South Pacific Faces Water Shortages, Fouled Reserves Linked To Climate Change
WELLINGTON, New Zealand -- Crops are wilting, schools have shut their bathrooms and government officials are bathing in lagoons because of a severe shortage of fresh water in a swath of the South Pacific.
The island groups of Tuvalu and Tokelau have declared emergencies, relying on bottled water and seeking more desalination machines. Parts of Samoa are starting to ration water.
Supplies are precariously low after a severe lack of rain in a region where underground reserves have been fouled by saltwater from rising seas that scientists have linked to climate change.
While nobody has gone thirsty yet, officials worry about the logistics of supplying everyone with enough water to survive and the potential health problems that might arise. And exactly how the islands will cope in the long term remains a question mark.
"We are praying that things will change," Samoan-based official Jovilisi Suveinakama said.
Six months of low rainfall have dried out the islands. Climate scientists say it's part of a cyclical Pacific weather pattern known as La Nina – and they predict the coming months will bring no relief, with the pattern expected to continue.
Rising sea levels are exacerbating the problem, as salt water seeps into underground supplies of fresh water that are drawn to the surface through wells.
On the three main atolls that make up isolated Tokelau, the 1,400 residents ran out of fresh water altogether last week and are relying on a seven-day supply of bottled water that was sent Saturday from Samoa, Suveinakama said.
Suveinakama said that some schools no longer have drinking water available, and that the students often need to return home if they want to use a bathroom.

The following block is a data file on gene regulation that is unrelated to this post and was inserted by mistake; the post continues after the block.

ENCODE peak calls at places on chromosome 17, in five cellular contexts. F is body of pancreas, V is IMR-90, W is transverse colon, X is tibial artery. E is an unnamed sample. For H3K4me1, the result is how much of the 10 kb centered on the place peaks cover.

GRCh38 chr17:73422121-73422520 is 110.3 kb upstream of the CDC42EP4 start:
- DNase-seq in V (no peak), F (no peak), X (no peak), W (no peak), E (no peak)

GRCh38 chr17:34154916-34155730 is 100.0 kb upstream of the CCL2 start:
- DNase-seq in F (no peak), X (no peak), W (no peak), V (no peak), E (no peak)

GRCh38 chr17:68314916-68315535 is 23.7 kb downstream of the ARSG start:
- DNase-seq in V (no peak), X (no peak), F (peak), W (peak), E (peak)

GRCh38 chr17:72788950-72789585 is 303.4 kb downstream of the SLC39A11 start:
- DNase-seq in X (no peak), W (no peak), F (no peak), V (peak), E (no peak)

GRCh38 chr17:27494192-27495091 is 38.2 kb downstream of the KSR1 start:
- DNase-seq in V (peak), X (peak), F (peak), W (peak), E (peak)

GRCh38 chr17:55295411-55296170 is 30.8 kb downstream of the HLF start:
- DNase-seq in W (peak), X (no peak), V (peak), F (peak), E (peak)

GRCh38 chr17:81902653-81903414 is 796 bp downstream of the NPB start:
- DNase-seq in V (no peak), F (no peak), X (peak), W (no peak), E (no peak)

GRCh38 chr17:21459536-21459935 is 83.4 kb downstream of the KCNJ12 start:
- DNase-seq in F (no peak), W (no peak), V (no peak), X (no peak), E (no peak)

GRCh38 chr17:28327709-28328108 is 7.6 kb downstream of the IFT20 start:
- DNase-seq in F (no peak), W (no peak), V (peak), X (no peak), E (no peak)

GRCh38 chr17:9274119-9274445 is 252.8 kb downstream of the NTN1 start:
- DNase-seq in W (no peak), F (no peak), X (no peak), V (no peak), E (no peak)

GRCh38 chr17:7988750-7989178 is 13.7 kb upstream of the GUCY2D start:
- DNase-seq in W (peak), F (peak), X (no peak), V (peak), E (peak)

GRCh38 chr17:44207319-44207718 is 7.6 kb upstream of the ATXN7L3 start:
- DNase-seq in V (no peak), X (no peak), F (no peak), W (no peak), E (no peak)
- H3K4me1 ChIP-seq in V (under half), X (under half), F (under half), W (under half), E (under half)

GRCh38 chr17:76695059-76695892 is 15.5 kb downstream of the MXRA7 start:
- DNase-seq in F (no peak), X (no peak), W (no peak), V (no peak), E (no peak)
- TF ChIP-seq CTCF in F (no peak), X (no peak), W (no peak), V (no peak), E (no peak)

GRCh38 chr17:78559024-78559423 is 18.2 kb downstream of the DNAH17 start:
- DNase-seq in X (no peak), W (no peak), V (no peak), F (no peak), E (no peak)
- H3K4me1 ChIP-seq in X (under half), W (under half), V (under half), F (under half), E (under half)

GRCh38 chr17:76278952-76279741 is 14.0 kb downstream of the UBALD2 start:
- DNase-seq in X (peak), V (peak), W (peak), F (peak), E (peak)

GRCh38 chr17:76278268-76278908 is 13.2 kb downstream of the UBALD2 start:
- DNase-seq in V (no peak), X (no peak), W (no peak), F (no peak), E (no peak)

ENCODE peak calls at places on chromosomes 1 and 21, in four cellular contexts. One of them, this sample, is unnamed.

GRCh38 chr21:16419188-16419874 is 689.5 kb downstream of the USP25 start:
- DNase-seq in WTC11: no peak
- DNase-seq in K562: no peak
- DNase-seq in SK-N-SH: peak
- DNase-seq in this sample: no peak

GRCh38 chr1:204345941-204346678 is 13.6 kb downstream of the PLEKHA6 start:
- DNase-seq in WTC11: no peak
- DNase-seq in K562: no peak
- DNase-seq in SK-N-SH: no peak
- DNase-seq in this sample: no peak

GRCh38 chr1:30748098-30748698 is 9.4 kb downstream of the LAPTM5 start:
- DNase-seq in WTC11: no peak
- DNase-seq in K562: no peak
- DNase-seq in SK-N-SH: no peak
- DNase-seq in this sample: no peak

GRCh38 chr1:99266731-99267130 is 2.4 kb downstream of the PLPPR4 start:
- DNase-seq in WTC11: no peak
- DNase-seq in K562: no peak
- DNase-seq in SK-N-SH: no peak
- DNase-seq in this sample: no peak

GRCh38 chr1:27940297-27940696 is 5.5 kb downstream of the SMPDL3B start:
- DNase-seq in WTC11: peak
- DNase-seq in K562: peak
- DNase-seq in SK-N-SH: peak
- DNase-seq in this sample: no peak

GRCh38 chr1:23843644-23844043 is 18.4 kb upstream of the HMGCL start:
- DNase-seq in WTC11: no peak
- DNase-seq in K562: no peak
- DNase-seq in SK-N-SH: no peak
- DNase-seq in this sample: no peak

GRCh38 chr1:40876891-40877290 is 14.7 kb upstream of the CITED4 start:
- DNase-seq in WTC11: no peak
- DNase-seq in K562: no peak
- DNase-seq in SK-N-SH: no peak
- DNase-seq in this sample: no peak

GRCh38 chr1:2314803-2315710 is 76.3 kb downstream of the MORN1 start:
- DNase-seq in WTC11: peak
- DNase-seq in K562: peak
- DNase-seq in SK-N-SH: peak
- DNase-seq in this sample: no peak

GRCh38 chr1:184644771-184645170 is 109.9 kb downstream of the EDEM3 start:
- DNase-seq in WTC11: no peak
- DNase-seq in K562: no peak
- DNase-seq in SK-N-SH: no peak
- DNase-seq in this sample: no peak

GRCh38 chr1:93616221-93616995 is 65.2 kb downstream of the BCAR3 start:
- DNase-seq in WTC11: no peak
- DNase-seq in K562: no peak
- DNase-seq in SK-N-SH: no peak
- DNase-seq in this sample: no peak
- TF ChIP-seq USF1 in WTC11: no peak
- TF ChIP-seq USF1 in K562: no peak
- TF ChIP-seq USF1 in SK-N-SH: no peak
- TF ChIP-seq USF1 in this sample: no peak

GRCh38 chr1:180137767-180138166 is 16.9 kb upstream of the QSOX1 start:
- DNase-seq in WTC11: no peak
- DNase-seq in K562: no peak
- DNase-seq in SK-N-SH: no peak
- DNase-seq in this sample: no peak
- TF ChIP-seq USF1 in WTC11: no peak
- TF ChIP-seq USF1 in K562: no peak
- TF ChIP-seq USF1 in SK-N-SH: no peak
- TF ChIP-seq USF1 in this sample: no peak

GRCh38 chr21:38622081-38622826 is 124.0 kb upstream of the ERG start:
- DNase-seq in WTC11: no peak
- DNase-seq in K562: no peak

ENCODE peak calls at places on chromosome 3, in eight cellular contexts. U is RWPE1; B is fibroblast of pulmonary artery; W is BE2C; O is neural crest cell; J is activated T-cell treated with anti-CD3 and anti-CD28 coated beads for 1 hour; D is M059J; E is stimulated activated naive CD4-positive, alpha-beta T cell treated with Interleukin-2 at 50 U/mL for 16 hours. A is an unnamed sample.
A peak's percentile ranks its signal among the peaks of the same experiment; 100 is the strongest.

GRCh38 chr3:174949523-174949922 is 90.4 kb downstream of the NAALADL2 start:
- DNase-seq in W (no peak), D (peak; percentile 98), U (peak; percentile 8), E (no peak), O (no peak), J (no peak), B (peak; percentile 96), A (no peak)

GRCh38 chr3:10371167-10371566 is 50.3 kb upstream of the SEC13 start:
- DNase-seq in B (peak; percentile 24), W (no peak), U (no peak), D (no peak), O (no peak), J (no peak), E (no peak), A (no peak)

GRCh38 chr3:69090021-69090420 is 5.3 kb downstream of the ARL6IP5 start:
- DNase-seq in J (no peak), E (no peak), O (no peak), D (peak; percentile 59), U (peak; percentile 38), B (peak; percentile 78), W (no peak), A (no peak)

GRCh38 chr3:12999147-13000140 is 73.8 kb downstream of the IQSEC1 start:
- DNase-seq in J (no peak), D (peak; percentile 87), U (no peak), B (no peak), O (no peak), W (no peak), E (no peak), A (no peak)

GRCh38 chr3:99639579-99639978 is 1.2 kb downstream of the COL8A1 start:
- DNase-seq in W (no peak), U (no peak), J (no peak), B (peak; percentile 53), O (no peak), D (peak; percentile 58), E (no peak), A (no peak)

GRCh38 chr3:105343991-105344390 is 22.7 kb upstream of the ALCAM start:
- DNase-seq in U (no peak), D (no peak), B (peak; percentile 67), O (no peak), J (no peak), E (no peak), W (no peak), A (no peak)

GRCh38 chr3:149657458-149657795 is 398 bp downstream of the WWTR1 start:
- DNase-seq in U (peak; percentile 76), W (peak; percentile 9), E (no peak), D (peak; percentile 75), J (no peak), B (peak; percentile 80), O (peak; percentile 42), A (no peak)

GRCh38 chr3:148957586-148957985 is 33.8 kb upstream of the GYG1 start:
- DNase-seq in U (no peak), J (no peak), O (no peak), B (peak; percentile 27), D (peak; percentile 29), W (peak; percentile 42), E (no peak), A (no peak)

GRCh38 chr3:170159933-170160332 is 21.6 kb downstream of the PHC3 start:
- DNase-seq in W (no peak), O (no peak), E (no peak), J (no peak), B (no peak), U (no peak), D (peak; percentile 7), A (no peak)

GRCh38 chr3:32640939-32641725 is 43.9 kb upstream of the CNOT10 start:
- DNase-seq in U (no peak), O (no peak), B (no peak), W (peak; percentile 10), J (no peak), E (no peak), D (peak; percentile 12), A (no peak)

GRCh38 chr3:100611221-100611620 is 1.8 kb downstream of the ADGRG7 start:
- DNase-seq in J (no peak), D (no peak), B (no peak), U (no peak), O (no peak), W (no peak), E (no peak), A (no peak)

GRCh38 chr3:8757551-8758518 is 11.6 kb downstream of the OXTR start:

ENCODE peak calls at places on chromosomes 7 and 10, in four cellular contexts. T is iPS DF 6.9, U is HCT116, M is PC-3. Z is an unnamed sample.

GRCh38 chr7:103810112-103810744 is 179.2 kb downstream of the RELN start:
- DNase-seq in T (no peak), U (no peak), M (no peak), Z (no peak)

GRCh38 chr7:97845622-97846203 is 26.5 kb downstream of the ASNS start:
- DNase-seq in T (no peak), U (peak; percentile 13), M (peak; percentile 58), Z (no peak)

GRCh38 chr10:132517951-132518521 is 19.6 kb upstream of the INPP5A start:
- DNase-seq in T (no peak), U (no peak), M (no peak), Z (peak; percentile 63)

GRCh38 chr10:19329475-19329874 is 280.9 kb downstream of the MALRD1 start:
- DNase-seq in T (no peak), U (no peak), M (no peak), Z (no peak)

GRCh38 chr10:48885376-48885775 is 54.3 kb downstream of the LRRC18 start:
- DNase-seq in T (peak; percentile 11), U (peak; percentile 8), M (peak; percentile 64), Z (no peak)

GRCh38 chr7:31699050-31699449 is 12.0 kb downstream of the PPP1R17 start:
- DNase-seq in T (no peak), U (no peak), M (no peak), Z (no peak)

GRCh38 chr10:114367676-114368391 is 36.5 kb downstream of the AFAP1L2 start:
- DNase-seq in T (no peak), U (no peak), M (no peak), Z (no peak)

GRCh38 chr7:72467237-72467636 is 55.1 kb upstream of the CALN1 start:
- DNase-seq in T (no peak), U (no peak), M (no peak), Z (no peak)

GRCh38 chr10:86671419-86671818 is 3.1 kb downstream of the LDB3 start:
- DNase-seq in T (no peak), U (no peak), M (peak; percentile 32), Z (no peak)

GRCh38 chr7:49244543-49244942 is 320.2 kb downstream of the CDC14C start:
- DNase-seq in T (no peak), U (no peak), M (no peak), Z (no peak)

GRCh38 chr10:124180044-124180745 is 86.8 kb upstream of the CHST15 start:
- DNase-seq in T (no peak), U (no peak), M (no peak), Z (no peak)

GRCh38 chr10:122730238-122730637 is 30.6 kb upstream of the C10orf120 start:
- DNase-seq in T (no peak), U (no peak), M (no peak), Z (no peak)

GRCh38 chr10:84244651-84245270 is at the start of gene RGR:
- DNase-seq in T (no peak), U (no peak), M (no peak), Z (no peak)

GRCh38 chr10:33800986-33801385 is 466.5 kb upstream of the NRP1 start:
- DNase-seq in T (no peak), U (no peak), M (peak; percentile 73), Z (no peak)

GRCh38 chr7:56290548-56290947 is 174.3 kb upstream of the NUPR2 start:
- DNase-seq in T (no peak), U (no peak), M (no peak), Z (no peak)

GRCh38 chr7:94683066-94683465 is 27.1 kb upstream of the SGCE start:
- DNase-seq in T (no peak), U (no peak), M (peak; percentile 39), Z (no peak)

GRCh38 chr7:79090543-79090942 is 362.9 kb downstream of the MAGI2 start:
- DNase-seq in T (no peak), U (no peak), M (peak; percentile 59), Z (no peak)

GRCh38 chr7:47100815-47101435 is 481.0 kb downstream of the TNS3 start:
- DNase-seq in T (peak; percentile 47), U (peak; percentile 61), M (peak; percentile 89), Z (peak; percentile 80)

"In terms of domestic chores, like washing clothes, everything's been put on hold," he said. "We are cautious of the situation given the possible health issues."
Suveinakama said that Tokelau, a territory of New Zealand, has tapped emergency funds to buy desalination machines, which turn salt water into fresh water. He hopes those will be shipped to the islands soon.
In Tuvalu, a nation of low lying atolls that is home to less than 11,000 people, Red Cross team leader Dean Manderson described the situation as "quite dire."
He said that on the island of Nukulaelae, there were only 16 gallons of fresh water remaining Tuesday for the 350 residents and that the Red Cross was sending over two small desalination machines.
He said much of the well water on Tuvalu is unusable because it has become contaminated with salt water.
The New Zealand government this week flew a defense force C-130 plane to Tuvalu stocked with Red Cross supplies of bottled water and desalination machines. Officials including High Commissioner Gareth Smith also flew over to assess the situation.
Smith said the coconut trees on Tuvalu are looking sickly and that the edible breadfruit, which grow in trees, are much smaller than usual. He said other local fruits and vegetables, including a type of giant taro, are not growing well or are in short supply.
He said people in the capital of Funafuti are permitted a ration of two buckets of water per day and that government ministers have been bathing in the lagoon to preserve water.
Funafuti residents have been relying on a large desalination machine for much of their daily water supply, said Manderson. The Red Cross has been helping improve the function of that machine and has been fixing other such machines that have broken down, he added.
New Zealand climate scientist James Renwick said the rainfall problems can be traced back 12 months, when the region began experiencing one of the strongest La Nina systems on record.
La Nina is sparked when larger-than-normal differences in water temperature across the Pacific Ocean cause the east-blowing trade winds to increase in strength, Renwick said. That, in turn, pushes rainfall to the west, leaving places like Tuvalu and Tokelau dry.
Last year's La Nina system dwindled by June but has begun picking up again just ahead of the November rainy season, Renwick said, meaning that there is no relief in sight for island groups like Tuvalu, Tokelau and Samoa.
"Low rainfall continues to be on the cards, at least through the end of the year," Renwick said.
Officials say they are concentrating on the short-term supply problems and have not yet had time to think about longer term solutions for the islands. But they say that the combination of rising water levels and low rainfall mean makes life on the islands look increasingly precarious.